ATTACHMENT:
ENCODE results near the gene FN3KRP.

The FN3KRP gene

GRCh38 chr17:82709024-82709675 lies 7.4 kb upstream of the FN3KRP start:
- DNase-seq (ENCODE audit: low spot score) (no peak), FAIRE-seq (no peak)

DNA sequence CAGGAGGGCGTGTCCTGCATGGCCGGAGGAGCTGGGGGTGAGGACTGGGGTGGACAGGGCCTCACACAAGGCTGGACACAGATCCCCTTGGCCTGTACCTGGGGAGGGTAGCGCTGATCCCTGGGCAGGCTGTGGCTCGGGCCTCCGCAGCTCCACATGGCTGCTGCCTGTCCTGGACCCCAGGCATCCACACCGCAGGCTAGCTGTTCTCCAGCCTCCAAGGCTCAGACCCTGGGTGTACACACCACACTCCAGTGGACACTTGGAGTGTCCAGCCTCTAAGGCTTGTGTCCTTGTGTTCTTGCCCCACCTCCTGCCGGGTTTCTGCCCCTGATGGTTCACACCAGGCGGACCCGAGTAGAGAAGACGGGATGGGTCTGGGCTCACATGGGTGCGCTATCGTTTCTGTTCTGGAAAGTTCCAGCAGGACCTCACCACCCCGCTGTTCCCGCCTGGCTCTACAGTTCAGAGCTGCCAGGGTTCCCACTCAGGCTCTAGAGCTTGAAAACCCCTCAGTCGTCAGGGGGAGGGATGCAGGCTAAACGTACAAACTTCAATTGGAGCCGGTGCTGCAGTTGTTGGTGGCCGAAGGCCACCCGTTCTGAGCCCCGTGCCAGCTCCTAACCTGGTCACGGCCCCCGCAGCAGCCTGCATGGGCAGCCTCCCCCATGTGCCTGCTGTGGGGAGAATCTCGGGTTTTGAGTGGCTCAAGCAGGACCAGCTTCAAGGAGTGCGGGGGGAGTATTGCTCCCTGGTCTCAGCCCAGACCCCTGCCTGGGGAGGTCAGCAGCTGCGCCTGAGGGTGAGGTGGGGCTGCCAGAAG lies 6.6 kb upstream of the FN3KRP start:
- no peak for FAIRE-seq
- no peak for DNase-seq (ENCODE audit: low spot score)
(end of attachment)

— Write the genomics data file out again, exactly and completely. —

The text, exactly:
ENCODE results near the gene FN3KRP.

The FN3KRP gene

GRCh38 chr17:82709024-82709675 lies 7.4 kb upstream of the FN3KRP start:
- DNase-seq (ENCODE audit: low spot score) (no peak), FAIRE-seq (no peak)

DNA sequence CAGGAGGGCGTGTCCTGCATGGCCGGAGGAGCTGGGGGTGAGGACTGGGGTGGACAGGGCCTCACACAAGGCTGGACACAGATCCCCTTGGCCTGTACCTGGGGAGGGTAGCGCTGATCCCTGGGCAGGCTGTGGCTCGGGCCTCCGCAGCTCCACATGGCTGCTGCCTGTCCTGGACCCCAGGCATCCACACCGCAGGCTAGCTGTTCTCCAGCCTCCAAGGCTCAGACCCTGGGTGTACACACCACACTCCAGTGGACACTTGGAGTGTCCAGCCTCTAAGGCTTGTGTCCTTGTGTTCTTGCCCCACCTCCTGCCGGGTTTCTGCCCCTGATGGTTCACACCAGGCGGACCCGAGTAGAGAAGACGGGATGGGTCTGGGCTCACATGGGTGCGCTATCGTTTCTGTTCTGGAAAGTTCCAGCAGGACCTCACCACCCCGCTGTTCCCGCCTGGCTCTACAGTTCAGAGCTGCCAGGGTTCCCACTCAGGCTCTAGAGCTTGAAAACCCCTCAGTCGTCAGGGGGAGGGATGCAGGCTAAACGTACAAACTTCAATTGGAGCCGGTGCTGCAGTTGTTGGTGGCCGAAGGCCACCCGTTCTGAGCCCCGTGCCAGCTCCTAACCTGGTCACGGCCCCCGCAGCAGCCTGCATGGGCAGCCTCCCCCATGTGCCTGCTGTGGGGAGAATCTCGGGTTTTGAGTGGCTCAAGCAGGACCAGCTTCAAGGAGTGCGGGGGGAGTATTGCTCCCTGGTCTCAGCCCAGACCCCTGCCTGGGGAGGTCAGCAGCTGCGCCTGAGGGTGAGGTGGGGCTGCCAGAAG lies 6.6 kb upstream of the FN3KRP start:
- no peak for FAIRE-seq
- no peak for DNase-seq (ENCODE audit: low spot score)